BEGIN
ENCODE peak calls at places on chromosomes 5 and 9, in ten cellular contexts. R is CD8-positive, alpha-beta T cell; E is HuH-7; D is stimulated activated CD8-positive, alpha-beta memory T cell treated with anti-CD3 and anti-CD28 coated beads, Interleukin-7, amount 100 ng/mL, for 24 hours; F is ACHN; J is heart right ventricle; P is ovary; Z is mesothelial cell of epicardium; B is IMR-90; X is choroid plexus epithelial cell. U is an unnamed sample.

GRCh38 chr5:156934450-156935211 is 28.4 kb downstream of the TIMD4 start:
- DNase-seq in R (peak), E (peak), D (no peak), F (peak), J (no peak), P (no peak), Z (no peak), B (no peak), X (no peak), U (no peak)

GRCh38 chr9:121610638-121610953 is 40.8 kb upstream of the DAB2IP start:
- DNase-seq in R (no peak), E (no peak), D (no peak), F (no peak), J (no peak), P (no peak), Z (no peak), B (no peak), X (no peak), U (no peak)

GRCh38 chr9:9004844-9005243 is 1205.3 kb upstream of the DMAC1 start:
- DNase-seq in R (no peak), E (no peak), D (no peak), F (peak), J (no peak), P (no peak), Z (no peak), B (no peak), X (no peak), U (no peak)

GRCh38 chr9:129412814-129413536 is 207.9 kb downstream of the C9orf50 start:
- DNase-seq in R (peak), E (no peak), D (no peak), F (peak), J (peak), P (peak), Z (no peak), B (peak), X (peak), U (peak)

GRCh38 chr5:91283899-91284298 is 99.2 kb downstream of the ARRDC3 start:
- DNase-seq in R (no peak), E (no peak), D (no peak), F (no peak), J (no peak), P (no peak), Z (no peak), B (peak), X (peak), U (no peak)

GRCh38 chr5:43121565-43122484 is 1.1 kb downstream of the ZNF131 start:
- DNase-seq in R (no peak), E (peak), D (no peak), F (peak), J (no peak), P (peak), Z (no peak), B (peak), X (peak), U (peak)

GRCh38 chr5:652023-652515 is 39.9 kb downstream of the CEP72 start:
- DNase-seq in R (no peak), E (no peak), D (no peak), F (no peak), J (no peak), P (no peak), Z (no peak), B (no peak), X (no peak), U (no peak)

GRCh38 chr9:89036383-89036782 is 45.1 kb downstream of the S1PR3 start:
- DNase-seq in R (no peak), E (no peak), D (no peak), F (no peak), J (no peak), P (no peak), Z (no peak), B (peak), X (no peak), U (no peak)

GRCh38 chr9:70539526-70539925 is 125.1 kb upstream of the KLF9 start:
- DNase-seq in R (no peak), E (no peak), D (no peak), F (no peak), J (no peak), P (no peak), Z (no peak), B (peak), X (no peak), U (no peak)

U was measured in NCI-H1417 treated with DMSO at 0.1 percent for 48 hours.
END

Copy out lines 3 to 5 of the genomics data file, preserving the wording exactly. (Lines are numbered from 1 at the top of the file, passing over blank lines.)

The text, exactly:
- DNase-seq in R (peak), E (peak), D (no peak), F (peak), J (no peak), P (no peak), Z (no peak), B (no peak), X (no peak), U (no peak)

GRCh38 chr9:121610638-121610953 is 40.8 kb upstream of the DAB2IP start:
- DNase-seq in R (no peak), E (no peak), D (no peak), F (no peak), J (no peak), P (no peak), Z (no peak), B (no peak), X (no peak), U (no peak)